TUESDAY, Sept. 24 (HealthDay News) -- Older people with a weight problem can relieve knee pain from osteoarthritis if they lose just 10 percent of their body weight through diet and exercise, a new study finds.
Overweight and obese people 55 or older who participated in a diet and exercise program reported less pain, better knee function, improved mobility and enhanced quality of life when they dropped one-tenth of their weight, according to the study in the Sept. 25 Journal of the American Medical Association.
"We've had a 162 percent increase in knee replacements over the last 20 years in people 65 and over, at a cost of $5 billion a year," said lead author Stephen Messier. "From our standpoint, we think this would be at least a good way to delay knee replacements and possibly prevent some knee replacements."
The 18-month study followed up on earlier findings that showed a 5 percent weight loss decreased knee pain and increased function in older folks, said Messier, a professor and director of the J.B. Snow Biomechanics Laboratory at Wake Forest University.
"We thought, well, 5 percent did great -- what if we did more?" he said. "Would a more intense weight loss prompt more improvement on clinical outcomes?"
The study included 454 overweight and obese people who were suffering pain from diagnosed knee osteoarthritis. They were randomly assigned to one of three groups -- diet-only, exercise-only, and diet and exercise combined.
Participants were put on a thrice-weekly exercise program that included two 15-minute walking sessions separated by a 20-minute strength-training session.
"The whole thing took an hour, including warm-up and cool-down," Messier said. "It wasn't anything super, that no one else could do. We think we got these results through very practical means."
The dietary restrictions proved more intense. Researchers restricted participants to around 1,100 to 1,200 calories per day. They were fed up to two meal-replacement shakes per day of 300 calories each and a balanced dinner that contained between 500 and 750 calories, Messier said.
About 88 percent of participants completed the 18-month study. Researchers saw the following results:
People who undertook a combined diet-and-exercise regimen lost more weight on average than folks who either dieted or exercised.
The diet-and-exercise group had less knee pain, better function, faster walking speed, and better quality of life related to physical health than the exercise-only group.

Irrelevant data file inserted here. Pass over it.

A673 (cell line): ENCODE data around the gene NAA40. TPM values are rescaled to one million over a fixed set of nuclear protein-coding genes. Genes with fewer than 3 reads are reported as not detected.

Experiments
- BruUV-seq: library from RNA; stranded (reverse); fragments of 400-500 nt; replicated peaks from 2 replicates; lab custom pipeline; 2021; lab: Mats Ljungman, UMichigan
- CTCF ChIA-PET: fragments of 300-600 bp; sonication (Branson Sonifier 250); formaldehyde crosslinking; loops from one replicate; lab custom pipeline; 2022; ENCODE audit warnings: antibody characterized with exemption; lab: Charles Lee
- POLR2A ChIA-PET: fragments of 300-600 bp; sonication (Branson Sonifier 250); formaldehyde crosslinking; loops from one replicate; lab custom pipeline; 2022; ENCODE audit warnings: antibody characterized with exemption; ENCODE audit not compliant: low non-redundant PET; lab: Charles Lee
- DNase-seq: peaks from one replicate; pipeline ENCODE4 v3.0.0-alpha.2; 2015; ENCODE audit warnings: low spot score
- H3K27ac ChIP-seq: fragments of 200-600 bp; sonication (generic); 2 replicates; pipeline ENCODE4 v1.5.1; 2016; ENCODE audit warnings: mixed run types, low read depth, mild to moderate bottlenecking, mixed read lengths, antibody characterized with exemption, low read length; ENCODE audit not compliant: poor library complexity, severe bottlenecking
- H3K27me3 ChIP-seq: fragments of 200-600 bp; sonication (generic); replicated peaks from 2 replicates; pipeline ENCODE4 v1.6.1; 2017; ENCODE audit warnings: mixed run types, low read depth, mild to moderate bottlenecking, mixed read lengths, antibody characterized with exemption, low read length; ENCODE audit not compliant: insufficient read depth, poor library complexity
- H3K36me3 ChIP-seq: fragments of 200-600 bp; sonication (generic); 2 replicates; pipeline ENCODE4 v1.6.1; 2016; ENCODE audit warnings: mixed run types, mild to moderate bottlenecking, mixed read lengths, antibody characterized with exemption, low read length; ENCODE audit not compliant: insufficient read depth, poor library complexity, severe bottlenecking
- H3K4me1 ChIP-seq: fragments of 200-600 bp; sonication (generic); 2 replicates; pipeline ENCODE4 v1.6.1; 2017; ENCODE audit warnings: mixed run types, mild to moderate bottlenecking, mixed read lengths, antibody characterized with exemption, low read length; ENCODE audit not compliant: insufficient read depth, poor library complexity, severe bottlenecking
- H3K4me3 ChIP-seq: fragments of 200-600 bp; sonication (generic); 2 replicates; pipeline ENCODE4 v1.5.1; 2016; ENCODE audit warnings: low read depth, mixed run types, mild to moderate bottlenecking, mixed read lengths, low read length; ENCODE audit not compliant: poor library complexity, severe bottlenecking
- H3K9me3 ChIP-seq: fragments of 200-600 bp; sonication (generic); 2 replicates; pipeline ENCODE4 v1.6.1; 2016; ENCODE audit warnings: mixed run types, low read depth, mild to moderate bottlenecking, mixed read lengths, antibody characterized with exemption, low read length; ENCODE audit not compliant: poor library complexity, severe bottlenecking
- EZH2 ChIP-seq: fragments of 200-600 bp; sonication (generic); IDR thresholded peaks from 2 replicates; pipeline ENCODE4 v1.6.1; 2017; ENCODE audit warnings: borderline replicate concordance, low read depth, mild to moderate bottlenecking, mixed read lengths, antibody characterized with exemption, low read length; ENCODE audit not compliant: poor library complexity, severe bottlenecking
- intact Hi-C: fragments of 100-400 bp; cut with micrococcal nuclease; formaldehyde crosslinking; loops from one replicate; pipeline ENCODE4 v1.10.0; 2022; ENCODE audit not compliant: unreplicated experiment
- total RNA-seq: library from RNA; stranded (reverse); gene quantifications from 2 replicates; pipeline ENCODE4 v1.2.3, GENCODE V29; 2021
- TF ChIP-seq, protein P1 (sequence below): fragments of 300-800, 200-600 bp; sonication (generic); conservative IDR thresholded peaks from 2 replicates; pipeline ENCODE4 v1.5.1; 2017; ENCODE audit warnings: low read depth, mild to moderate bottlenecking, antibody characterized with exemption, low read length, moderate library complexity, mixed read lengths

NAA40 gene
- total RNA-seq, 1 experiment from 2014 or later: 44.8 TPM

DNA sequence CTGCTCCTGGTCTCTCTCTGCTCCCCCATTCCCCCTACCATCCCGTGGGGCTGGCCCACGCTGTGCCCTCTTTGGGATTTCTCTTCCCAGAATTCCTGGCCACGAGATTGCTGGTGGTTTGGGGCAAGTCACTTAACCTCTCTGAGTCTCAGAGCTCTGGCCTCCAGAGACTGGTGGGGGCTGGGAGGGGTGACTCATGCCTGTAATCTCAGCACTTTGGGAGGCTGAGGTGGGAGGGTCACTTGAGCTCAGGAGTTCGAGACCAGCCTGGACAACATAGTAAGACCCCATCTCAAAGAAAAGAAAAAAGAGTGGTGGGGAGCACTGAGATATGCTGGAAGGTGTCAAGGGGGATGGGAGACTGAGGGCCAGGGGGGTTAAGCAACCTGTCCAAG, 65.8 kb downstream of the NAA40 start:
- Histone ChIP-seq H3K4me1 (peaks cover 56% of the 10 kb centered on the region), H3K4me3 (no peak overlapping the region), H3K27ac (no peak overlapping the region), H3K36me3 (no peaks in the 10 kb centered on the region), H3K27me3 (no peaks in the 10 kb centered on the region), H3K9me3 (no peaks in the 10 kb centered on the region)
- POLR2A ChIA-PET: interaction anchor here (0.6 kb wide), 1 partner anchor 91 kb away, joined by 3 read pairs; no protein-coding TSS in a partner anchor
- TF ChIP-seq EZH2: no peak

The groups that dieted or combined diet with exercise experienced reduced inflammation compared to the exercise-only group.
People in the diet-only group enjoyed a significantly improved reduction in the amount of joint load placed on their knees compared to the exercise-only group.
The researchers also noted that there was a dose response to weight loss -- the more pounds a person dropped, the better they felt, Messier said.
"Clearly, the group that lost greater than 10 percent of their weight had significantly less pain, better function, lower joint load and less inflammation," he said. "When a physician is saying you should lose some weight, 10 percent should be the goal."
Arthritis Foundation spokeswoman Dr. Patience White said the study's findings should be encouraging to overweight people who suffer knee pain.
"We're not talking about people getting down to ideal body weight," said White, the foundation's vice president of public policy and advocacy. "They just have to lose 10 percent of their total weight. Someone who is 300 pounds only needs to lose 30 pounds. I think that's within reach for people."
However, she encouraged arthritis sufferers to check with their doctors before starting a diet-and-exercise program. "If people want to become physically active, they need to do it in a way that doesn't hurt their joints," White said.
Study author Messier also warned that people who want results need to stick with the program through the long haul.
"I think without the long-term nature of the study we wouldn't have seen some of the results. After six months, all three groups had the same amount of decreased pain. We only started seeing significant differences after 18 months," he said. "We want to help people change their behavior long-term, so that they do this for the rest of their lives."
To learn more about osteoarthritis, visit the Arthritis Foundation.
SOURCES: Stephen P. Messier, Ph.D., professor and director, J.B. Snow Biomechanics Laboratory, Wake Forest University, Winston-Salem, N.C.; Patience White, M.D., vice president of public policy and advocacy, Arthritis Foundation; Sept. 25, 2013, Journal of the American Medical Association